BALIK PULAU: The government’s move to build a RM53mil road linking Kampung Sungai Pinang in the north to Kampung Pulau Betong on the south-western end of the island has got local folks fuming.
Fisherman Wan Mohizan Wan Hussein is one such person. The 52-year-old said the project would threaten Balik Pulau’s image of being “one with nature”.
“It would be better to spend the money on flood mitigation in the area,” he suggested.
“If it rains for two hours straight, there will definitely be flooding. That’s something that should be addressed,” he said.
Wan Mohizan said furthermore, the new road would be built along an existing narrow dirt trail and he felt that prices of land in the vicinity would increase.
“What if developers start coming here and offer to buy Balik Pulau farmland for development? Can we stop them?
“This side of the island is flat and easy to develop. The road can change Balik Pulau,” he said.
Balik Pulau is the “last hinterland” of Penang island, a flat farmland of about 1,000ha with narrow dirt trails.
For the first time since Penang was founded in 1786, this land on the island’s rustic eastern side will get a two-way tarred 10.2km road stretching almost the entire north-south length.
But the road construction has left many wondering why this road was being built through mangrove swamps, padi fields, shrimp ponds and oil palm estates.
Another fisherman, Mazlan Sahib, 48, said the new road was unnecessary and it would only welcome over-development.
“There are hardly any residents living there so it doesn’t make sense to have it at all.
“The project might also be a threat to the mangrove swamps along the coast,” he added.
Balik Pulau’s Simpang Empat resident Zainudin Ahad wondered why the government planned to build a new road when the existing Jalan Baru that ran parallel to the new road about 3km away never experienced traffic congestion.
“I thought we need new roads only when existing roads are congested.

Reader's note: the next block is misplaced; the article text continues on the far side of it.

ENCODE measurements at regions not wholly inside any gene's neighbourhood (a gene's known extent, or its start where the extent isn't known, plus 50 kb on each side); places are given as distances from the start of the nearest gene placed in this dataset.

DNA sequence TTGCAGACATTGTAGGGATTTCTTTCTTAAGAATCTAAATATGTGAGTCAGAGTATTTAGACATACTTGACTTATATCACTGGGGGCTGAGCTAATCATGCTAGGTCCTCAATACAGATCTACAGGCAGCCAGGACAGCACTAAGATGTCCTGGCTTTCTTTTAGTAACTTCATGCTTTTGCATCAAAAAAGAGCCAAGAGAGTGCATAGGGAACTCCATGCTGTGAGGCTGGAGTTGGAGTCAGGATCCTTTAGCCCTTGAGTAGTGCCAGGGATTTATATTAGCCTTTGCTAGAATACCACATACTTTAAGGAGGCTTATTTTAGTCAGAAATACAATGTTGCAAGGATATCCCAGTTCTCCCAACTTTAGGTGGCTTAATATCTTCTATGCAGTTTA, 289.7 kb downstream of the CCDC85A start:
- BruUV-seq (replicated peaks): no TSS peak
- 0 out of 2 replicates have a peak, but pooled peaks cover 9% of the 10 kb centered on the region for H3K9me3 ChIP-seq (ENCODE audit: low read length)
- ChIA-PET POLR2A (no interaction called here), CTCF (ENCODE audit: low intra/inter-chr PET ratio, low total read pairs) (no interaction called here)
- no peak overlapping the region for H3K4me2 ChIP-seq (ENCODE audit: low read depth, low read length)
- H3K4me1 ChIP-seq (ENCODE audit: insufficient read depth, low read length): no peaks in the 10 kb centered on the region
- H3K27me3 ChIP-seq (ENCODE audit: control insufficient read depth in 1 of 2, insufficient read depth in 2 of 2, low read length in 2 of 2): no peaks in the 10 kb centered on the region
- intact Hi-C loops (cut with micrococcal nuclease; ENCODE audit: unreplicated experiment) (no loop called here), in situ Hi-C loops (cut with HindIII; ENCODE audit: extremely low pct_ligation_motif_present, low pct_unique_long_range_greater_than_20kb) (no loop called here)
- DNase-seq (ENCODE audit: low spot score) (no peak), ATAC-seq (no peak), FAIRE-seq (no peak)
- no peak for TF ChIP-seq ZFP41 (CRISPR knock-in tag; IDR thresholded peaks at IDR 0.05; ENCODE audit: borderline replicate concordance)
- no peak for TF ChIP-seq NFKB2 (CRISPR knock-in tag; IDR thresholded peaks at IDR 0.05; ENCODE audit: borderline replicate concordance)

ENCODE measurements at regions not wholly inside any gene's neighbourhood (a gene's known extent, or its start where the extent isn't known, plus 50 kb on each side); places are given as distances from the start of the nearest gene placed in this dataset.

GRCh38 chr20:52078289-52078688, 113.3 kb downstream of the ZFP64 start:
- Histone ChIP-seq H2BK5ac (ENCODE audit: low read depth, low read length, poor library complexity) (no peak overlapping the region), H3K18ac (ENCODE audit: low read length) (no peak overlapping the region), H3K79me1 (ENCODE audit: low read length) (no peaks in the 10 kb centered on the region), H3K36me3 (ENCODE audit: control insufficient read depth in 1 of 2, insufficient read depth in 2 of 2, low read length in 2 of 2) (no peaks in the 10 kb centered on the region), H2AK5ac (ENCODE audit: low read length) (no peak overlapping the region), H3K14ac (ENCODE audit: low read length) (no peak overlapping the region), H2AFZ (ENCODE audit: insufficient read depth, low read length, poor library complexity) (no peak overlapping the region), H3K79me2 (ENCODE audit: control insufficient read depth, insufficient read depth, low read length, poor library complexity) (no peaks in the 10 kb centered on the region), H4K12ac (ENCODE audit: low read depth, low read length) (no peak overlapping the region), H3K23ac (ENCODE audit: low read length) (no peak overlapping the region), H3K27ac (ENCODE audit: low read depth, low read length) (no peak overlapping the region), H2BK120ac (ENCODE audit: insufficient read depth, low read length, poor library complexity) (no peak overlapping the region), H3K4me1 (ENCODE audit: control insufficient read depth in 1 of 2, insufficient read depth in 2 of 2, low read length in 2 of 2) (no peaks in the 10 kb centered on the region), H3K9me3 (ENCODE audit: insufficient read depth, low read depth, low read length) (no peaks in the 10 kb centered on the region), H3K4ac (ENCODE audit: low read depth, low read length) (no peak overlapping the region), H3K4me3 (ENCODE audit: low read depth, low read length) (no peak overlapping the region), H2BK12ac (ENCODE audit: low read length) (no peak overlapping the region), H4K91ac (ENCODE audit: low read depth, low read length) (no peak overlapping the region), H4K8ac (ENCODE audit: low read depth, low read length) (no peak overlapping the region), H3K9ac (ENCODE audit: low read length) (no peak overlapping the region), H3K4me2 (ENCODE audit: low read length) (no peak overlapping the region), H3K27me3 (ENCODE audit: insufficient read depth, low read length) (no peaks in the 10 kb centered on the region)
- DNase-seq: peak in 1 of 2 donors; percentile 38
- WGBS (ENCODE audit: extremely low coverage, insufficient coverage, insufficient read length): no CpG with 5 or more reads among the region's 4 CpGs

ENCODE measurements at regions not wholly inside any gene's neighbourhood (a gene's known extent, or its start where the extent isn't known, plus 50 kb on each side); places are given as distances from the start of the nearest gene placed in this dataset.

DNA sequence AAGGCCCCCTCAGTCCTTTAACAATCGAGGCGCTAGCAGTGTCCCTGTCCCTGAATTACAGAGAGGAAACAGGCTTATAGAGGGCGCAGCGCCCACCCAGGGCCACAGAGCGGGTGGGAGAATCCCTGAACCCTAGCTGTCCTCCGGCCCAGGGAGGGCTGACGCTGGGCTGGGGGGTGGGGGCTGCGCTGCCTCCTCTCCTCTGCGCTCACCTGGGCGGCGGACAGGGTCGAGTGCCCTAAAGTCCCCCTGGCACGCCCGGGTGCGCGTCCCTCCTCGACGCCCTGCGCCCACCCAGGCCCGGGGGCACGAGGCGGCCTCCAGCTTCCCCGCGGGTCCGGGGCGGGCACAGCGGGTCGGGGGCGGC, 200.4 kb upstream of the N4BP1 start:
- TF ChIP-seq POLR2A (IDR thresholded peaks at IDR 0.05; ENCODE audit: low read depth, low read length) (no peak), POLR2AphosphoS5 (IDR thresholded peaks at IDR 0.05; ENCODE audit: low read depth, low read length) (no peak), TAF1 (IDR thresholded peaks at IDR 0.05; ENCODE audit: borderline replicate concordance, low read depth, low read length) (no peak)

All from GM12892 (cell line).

“The only traffic jam we get in Balik Pulau is in the town itself.
“There is never any traffic jam in the kampung area, so why give us a new road?” Zainudin questioned.
Kuala Sungai Burung Fishermen’s Association committee member Abd Malik Man, 55, said there was talk about the road project since the Barisan Nasional government.
“We thought that the project would be shelved. I didn’t think the new government would go ahead with it,” he said.
Abd Malik said many residents in the area around the new road were living or farming on government land and their leases might be over soon.
“The government has all the right to develop the land but the long-term impact should be taken into consideration,” he cautioned.
Even Balik Pulau MP Muhammad Bakthiar Wan Chik was dumbfounded by the new road.
He urged the Rural Development Ministry to look into more pressing areas that need the funds, beginning with flood mitigation, a new hospital and traffic snarls in the heart of Balik Pulau town.
“The new road is not top priority and does not serve much purpose,” he pointed out.
“I hope the ministry will practise stakeholder consultation with the locals and hold town hall meetings to see what the residents want.
“Neither the locals nor me knew that the road project was approved and the construction had begun,” he said.
He also appealed to the ministry to foster entrepreneurial projects for Balik Pulau’s numerous cottage industry products including bedak sejuk (cooling powder, a traditional facial treatment product), nutmeg, otak udang (prawn paste) and salted eggs.
Parts of controversial road run along mangrove swamps